It appears that the Forestry Corporation has targeted high use koala habitats for logging over the last four years including areas that have been identified as ‘highest priority for protection’ by the Office of Environment and Heritage (OEH).
A North East Forest Alliance (NEFA) study has identified that the Forestry Corporation has logged 2,500 hectares of ‘highest priority’ koala habitat, that is 636ha a year over the last four years.
‘It was shocking to find that the Forestry Corporation has been targeting the best koala habitat for logging,’ said report author and NEFA spokesperson Dailan Pugh.
‘Even after OEH identified them as koala hubs the Forestry Corporation logged 430ha last year. This included compartment 233 in Gladstone State Forest near Bellingen that conservationists resorted to blockades to try and stop.
‘Current harvesting plans show that many more koala hubs are proposed for logging this year,’ he said.
‘It was bad enough that Premier Berejiklian chose to ignore the science by only including 180 hectares of these koala hubs within the sham koala reserves she announced as the centerpiece of her koala strategyin May last year.
‘It is reprehensible that she has allowed the Forestry Corporation to go on targeting them for logging, including with unlawful intensive logging.’
Koala scat-detection dogs on offer
The resistance of the Forestry Corporation to fulfilling its legal obligations in regards to the identification of koala high use areas is currently being highlighted by their response to recent lock-ons at Gibberagee State Forest south of Lismore.
While logging has currently been suspended as a result of the lock-ons the Forestry Corporation is still refusing to take up NEFAs offer to to engage a scat-detection dog to search for koala high use areas in Gibberagee.
As proven in studies properly trained dogs are the most efficient and effective way to search for Koala scats, said Mr Pugh.
‘They engaged the koala detection dog Oscar in Royal Camp State Forest in 2013 after NEFA revealed the Forestry Corporation were not looking for koala scats and were logging koala high use areas.
‘Oscar found koalas at a density of one per three hectares and the Forestry Corporation claimed in a media release (7 August 2013) that the results would help them develop ‘accurate operational plans that exclude koala high use areas from harvesting.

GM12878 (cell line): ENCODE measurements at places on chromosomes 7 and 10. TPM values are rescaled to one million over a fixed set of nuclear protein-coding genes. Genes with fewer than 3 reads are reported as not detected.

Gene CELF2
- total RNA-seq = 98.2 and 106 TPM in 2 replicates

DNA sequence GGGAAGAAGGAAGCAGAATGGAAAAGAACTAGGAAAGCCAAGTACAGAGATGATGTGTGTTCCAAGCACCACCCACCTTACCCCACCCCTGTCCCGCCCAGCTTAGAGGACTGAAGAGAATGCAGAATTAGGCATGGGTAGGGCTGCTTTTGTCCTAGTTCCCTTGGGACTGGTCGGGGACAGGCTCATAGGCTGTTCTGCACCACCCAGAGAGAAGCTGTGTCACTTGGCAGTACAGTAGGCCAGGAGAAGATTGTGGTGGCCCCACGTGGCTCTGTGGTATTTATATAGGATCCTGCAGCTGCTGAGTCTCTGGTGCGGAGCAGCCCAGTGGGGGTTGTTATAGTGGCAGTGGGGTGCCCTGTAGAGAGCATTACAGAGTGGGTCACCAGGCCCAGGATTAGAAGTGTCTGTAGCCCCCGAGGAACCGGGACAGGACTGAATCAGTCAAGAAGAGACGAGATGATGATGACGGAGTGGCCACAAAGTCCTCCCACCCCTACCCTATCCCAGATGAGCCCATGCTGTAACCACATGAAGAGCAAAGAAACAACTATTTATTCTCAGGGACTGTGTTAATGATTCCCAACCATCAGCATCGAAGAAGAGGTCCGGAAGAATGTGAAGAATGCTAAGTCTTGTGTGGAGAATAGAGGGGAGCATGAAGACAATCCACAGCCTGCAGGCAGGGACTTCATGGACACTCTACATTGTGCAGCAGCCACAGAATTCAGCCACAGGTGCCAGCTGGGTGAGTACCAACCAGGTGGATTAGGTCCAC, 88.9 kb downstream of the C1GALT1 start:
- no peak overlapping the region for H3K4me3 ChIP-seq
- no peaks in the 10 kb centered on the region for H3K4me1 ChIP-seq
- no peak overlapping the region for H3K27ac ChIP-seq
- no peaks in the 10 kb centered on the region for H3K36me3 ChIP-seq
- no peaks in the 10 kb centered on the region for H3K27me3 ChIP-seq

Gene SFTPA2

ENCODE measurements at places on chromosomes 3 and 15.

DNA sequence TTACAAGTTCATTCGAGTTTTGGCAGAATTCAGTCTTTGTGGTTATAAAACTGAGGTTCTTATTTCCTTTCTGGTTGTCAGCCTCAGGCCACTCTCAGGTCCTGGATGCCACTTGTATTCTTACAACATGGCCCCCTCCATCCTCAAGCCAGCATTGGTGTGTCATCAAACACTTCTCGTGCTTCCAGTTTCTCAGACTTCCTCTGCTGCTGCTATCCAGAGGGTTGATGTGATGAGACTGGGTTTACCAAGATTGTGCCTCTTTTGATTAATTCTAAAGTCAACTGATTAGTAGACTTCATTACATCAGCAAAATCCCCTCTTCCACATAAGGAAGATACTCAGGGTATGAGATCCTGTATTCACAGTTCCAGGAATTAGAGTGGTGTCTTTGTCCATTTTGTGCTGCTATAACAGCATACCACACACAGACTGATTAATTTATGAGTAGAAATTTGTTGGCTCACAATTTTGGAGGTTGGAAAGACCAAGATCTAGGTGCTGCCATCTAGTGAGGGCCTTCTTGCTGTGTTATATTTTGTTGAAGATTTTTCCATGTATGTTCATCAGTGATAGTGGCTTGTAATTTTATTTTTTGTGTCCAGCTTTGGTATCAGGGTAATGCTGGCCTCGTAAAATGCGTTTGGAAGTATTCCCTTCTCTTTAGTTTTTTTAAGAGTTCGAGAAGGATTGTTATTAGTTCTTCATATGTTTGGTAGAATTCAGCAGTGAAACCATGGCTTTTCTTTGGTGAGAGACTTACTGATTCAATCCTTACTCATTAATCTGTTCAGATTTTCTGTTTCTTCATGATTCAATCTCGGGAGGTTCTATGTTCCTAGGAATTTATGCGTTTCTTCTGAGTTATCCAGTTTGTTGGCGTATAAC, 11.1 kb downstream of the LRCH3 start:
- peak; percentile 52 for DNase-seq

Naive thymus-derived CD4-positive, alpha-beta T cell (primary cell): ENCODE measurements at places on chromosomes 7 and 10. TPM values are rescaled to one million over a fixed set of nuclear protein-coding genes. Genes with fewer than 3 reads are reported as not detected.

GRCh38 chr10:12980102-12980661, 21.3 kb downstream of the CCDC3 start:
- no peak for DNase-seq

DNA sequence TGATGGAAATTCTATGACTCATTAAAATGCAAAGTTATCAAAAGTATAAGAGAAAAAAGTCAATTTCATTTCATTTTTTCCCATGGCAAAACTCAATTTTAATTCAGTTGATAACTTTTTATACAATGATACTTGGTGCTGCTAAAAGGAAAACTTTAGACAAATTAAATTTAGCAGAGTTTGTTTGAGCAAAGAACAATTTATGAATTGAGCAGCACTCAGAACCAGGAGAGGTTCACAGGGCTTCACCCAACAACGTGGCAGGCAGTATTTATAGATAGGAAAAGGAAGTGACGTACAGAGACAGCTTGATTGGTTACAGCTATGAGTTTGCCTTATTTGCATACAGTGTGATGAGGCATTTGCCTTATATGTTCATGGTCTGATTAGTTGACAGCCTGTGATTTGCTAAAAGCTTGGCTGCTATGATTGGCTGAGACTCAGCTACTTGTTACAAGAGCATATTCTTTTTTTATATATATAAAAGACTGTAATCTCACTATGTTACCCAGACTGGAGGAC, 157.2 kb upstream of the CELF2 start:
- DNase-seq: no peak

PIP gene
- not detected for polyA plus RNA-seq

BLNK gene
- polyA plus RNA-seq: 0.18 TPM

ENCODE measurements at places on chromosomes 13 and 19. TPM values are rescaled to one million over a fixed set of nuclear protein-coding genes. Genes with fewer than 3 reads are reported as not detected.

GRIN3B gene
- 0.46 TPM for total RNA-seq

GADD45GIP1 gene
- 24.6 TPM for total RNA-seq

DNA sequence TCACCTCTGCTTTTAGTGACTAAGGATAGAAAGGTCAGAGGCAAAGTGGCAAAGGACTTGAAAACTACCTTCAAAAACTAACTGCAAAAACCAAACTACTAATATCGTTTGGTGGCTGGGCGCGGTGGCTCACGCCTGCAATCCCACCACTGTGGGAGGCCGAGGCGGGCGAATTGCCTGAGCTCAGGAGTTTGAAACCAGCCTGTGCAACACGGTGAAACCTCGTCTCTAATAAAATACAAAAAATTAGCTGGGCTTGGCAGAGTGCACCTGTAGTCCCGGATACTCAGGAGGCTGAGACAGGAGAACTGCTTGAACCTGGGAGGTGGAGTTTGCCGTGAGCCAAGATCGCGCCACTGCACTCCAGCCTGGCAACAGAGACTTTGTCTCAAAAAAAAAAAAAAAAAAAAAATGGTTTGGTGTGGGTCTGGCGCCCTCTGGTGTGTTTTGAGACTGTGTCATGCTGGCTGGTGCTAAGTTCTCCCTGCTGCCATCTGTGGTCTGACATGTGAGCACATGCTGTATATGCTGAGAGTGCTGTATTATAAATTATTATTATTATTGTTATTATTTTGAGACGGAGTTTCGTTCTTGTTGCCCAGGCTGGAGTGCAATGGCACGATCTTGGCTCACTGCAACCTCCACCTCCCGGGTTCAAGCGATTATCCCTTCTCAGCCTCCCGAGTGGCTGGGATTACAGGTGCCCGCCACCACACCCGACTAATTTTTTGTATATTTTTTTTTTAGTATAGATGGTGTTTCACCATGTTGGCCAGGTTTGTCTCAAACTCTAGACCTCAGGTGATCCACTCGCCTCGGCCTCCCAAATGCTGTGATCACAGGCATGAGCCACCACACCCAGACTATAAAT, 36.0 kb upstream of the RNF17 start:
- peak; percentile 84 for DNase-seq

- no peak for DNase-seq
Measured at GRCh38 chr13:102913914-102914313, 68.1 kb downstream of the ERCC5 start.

‘They have not been able to resume logging in Royal Camp State Forest since because of the large number of koala high use areas revealed by our manual scat searches and Oscar. It is no wonder that they haven’t engaged a koala detection dog since.
‘Our delineation of more koala high use areas in Gibberagee State Forest is their real concern and their reason for refusing our offer to undertake a one day trial using a scat detection dog.
‘They are still refusing to search for koalas before logging and have identified no koala high use areas, yet our manual searches have proven they are again logging likely koala high use areas.
‘The difference this time is that we are proposing on engaging Reconeco’s dog Jet that is specifically trained to locate koala scats rather than just koalas, which fulfils the Forestry Corporation’s legal obligations.
‘Given that logging is not currently occurring we urge the Forestry Corporation to reconsider our peace offer. While the Forestry Corporation may not like us identifying koala high use areas it is a legal requirement which we are offering to do for free under their supervision.
‘They have nothing to lose, except for some of their logging area where we prove the existence of koala high use areas.
‘For the future survival of koalas it is essential that their core habitat is protected in important koala habitat like Gibberagee before logging resumes,’ Mr Pugh said.